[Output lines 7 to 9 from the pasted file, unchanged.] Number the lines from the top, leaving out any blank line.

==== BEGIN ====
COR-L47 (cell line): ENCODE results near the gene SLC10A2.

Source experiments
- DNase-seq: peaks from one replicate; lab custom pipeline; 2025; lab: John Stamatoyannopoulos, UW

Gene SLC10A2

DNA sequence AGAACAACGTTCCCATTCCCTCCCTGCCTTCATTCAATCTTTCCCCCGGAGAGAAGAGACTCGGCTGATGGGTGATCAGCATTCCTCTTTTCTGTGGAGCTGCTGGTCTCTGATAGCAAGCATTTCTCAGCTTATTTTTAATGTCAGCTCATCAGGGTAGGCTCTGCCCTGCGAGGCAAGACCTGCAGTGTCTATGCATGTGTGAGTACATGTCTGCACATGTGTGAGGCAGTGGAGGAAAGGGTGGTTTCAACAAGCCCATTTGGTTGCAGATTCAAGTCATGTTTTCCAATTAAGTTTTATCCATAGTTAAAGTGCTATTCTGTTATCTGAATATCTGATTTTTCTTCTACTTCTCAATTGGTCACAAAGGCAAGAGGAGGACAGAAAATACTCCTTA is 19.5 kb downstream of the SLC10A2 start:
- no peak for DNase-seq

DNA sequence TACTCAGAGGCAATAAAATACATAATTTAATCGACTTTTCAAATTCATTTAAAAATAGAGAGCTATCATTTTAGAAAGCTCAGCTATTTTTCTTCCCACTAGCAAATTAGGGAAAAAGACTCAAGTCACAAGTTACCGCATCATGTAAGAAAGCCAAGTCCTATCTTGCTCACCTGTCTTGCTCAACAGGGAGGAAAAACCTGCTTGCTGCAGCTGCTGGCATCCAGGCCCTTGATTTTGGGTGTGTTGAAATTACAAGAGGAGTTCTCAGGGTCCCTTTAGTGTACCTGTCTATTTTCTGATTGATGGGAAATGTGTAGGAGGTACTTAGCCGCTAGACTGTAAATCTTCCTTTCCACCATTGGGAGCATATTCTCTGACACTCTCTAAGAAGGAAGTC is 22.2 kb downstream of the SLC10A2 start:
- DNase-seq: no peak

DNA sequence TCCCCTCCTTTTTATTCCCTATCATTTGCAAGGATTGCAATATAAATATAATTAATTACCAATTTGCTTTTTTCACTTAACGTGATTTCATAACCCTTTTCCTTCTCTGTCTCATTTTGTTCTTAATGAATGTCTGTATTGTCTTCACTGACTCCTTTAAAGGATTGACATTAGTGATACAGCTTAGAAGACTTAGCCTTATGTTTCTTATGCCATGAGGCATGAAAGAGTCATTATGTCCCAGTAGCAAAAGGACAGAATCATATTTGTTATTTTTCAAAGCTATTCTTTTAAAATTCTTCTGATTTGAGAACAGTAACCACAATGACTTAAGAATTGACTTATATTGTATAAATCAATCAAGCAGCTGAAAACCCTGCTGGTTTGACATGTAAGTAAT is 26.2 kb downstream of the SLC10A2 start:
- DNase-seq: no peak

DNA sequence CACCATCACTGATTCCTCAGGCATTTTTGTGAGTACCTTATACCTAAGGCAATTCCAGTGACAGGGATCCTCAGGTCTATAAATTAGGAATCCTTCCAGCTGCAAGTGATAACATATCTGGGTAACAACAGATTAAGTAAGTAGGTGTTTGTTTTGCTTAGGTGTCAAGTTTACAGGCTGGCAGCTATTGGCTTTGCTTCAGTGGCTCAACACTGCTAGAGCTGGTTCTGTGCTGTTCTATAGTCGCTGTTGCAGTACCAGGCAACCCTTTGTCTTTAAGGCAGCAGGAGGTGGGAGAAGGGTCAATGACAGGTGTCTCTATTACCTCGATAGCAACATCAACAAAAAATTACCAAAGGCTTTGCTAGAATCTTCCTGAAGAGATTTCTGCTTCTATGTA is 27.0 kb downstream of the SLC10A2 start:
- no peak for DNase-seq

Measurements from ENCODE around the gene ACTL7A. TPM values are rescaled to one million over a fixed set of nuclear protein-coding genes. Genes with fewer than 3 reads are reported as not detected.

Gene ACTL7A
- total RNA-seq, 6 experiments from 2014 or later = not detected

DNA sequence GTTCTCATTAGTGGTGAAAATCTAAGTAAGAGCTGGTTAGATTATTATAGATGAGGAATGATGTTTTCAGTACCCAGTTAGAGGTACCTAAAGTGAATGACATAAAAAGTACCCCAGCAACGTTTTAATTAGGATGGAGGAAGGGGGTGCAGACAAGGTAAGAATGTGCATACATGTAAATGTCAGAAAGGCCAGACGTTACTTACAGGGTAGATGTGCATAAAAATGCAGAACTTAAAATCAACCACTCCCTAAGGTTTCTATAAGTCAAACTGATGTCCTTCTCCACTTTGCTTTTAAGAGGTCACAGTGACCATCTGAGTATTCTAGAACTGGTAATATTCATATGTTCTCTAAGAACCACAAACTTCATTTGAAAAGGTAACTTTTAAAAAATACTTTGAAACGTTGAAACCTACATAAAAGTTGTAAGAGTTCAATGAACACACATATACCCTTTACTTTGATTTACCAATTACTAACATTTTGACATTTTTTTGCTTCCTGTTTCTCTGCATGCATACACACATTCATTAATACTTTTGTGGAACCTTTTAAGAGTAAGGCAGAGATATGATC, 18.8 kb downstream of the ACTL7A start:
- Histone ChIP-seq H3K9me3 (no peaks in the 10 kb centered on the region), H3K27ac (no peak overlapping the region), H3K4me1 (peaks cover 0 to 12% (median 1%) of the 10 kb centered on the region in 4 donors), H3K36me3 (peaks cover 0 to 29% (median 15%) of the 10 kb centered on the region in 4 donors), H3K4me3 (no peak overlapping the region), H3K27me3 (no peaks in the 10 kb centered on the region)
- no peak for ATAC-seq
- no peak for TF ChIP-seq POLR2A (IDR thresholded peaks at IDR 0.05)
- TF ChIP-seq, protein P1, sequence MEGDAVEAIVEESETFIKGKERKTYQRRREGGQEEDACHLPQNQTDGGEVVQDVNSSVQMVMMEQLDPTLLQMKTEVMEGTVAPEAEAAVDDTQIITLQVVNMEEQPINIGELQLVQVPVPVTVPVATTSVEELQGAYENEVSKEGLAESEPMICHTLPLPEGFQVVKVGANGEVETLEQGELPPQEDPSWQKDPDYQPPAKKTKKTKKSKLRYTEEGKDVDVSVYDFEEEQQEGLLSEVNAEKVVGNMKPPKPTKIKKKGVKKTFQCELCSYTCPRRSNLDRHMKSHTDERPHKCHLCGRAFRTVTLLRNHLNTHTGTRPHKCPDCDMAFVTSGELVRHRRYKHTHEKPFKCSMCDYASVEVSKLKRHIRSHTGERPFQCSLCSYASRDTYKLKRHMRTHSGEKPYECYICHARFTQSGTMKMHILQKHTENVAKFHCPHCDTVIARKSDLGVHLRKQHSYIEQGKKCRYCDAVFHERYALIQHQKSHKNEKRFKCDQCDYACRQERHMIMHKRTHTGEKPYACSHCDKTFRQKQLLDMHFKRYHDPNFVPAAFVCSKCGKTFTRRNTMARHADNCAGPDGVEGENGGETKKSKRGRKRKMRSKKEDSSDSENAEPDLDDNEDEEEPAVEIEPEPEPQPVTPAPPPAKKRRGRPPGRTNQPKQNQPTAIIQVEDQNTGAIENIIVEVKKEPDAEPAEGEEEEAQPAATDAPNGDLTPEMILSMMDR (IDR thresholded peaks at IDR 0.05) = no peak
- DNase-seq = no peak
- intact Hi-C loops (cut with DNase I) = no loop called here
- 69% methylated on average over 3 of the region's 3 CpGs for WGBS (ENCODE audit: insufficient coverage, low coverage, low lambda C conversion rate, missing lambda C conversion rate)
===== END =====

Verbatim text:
DNA sequence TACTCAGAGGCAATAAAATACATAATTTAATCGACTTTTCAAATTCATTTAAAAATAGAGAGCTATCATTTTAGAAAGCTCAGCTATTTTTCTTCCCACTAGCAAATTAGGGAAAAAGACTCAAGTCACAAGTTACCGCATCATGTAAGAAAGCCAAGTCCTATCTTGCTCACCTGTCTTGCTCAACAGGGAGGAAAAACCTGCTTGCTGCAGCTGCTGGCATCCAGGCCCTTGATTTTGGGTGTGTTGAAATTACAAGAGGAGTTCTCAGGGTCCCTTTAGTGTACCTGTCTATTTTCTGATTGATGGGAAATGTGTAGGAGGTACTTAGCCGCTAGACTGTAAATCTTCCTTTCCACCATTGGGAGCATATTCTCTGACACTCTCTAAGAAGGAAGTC is 22.2 kb downstream of the SLC10A2 start:
- DNase-seq: no peak

DNA sequence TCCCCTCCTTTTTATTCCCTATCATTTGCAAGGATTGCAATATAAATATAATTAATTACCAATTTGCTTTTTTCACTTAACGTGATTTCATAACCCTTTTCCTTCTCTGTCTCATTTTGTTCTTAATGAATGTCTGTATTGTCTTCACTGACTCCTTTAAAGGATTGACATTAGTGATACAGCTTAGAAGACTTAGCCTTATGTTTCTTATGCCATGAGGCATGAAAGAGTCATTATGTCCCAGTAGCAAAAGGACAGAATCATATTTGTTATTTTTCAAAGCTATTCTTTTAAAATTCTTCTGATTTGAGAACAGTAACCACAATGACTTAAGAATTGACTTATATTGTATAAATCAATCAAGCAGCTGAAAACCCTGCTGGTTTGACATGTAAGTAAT is 26.2 kb downstream of the SLC10A2 start: